The dispute over compensation for an oil spill in the Pearl River Delta in 2004 has been settled.
The owners of the two ships involved in the collision that caused the pollution will pay local authorities and affected people US$8.5 million, according to Guangzhou Maritime Court yesterday.
"The one-and-a-half year long case has come to successful conclusion," said Hu Houbo, a spokesman of the court. "Both sides are satisfied with the result."
The vessel collision occurred on December 7, 2004 when the Panama-registered Hyundai Advance was sailing toward Singapore from Shenzhen Port and the German-registered MSC Ilona was on her way from Shenzhen to Shanghai.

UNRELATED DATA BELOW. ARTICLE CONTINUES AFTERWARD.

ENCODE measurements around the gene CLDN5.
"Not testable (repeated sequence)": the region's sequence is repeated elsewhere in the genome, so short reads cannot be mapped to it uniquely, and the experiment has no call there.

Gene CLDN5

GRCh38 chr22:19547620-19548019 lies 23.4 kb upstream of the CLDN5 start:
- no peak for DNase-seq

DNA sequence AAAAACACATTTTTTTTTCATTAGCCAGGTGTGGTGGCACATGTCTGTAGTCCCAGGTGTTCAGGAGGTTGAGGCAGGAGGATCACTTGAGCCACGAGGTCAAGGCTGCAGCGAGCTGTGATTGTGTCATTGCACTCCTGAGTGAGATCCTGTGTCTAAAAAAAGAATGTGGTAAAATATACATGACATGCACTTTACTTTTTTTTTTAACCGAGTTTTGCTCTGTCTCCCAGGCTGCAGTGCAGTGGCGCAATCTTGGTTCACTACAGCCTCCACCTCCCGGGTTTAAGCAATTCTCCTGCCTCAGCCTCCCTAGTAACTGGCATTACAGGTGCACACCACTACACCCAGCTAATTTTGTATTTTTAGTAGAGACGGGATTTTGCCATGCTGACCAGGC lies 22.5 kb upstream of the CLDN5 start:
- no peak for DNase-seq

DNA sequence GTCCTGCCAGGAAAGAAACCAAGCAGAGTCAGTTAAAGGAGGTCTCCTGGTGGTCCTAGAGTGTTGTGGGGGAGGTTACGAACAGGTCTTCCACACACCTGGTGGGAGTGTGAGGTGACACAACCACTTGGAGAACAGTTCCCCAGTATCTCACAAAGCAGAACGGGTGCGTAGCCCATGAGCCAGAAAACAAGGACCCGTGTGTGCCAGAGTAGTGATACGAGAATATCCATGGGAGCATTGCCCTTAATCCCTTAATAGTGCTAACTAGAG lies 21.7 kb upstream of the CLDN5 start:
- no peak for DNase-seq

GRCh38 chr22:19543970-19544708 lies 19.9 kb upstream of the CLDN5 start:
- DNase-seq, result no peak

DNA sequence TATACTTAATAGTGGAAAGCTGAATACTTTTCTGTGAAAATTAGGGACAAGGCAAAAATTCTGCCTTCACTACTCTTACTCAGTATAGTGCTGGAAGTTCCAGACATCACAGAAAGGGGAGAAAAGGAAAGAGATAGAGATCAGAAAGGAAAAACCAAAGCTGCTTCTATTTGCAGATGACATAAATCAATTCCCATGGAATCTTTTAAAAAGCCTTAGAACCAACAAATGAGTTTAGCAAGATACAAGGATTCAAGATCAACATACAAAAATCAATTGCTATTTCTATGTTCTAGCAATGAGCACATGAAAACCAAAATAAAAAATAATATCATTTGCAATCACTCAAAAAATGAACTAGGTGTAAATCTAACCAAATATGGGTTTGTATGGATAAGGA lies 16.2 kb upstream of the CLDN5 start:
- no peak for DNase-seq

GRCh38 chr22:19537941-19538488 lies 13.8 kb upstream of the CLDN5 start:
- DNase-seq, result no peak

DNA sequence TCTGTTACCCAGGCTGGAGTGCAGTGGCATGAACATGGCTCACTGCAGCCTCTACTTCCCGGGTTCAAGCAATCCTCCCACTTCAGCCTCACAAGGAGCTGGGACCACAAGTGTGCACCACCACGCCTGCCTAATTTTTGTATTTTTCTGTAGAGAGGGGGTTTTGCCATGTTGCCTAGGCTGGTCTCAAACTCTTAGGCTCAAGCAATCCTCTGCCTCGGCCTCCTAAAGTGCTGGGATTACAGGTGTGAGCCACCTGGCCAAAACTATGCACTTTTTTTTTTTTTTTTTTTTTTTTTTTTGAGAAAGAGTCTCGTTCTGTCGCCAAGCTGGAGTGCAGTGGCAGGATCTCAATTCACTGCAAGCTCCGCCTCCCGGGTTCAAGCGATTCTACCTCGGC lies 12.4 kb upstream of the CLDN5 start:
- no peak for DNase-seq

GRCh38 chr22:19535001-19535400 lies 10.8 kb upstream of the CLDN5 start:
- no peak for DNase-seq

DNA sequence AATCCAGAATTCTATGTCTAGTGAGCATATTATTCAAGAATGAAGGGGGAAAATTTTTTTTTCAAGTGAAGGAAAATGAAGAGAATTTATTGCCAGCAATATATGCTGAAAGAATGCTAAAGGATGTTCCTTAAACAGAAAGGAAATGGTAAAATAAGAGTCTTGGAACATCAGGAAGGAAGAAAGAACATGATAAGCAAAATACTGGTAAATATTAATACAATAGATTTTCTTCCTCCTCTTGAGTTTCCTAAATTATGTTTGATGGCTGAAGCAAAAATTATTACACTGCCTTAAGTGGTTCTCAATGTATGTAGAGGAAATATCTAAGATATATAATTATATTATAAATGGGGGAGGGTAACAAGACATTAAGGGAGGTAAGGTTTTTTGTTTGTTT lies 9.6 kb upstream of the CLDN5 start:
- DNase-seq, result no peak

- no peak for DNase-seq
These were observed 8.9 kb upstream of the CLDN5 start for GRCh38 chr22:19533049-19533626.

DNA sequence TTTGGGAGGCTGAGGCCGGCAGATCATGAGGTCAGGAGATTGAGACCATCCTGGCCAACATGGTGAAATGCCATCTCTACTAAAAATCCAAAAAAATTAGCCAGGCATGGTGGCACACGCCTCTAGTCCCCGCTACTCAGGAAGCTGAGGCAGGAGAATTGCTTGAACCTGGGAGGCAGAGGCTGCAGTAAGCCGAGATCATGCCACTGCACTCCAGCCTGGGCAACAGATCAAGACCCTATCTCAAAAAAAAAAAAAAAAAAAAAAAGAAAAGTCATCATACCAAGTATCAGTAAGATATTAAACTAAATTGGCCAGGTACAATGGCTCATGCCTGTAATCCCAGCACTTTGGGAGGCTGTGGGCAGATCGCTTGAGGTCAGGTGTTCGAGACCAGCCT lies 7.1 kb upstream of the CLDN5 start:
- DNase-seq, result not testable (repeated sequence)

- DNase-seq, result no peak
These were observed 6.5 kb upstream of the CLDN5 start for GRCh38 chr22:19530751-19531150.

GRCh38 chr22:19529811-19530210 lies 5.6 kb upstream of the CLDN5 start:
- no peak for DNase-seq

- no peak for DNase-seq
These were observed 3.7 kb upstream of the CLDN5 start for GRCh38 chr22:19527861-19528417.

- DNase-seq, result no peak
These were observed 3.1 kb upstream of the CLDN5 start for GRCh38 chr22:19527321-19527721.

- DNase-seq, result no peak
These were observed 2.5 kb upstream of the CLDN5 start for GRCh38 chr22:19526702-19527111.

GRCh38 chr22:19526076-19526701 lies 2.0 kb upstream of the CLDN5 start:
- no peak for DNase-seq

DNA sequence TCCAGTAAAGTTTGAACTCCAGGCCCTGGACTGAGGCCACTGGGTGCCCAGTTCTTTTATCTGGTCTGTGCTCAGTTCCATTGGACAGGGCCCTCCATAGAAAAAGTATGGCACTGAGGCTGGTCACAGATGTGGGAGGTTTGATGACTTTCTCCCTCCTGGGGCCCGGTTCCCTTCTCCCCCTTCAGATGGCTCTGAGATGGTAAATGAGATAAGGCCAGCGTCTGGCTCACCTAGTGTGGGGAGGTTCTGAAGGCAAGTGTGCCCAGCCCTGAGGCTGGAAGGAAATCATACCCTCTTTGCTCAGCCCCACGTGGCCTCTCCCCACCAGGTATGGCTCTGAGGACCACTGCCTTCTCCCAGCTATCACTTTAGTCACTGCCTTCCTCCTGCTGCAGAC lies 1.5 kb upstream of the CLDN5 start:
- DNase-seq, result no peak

The collision ruptured tanks storing fuel on MSC Ilona and more than 1,200 tons of heavy oil leaked into the river. The resultant oil slick, the biggest ever such incident in the river, was nine nautical miles long and 600 meters wide. It seriously damaged the environment and ecology in the waters off Guangdong Province.
Guangdong Maritime Bureau received US$4.132 million for its work in cleaning up the spill, Guangdong Provincial Bureau of Ocean and Aquatic Products Industry got US$3.5 million for its efforts to restore fishing resources and the AIU Insurance Company Shanghai branch won US$18,000 for damaged cargo.
The remaining US$850,000 went to 96 compensation claimants from Hainan Province who'd been affected by the pollution. The Hainan claimants withdrew their claim in July on the condition that the two bureaus lodged a compensation claim on their behalf.
(China Daily August 17, 2006)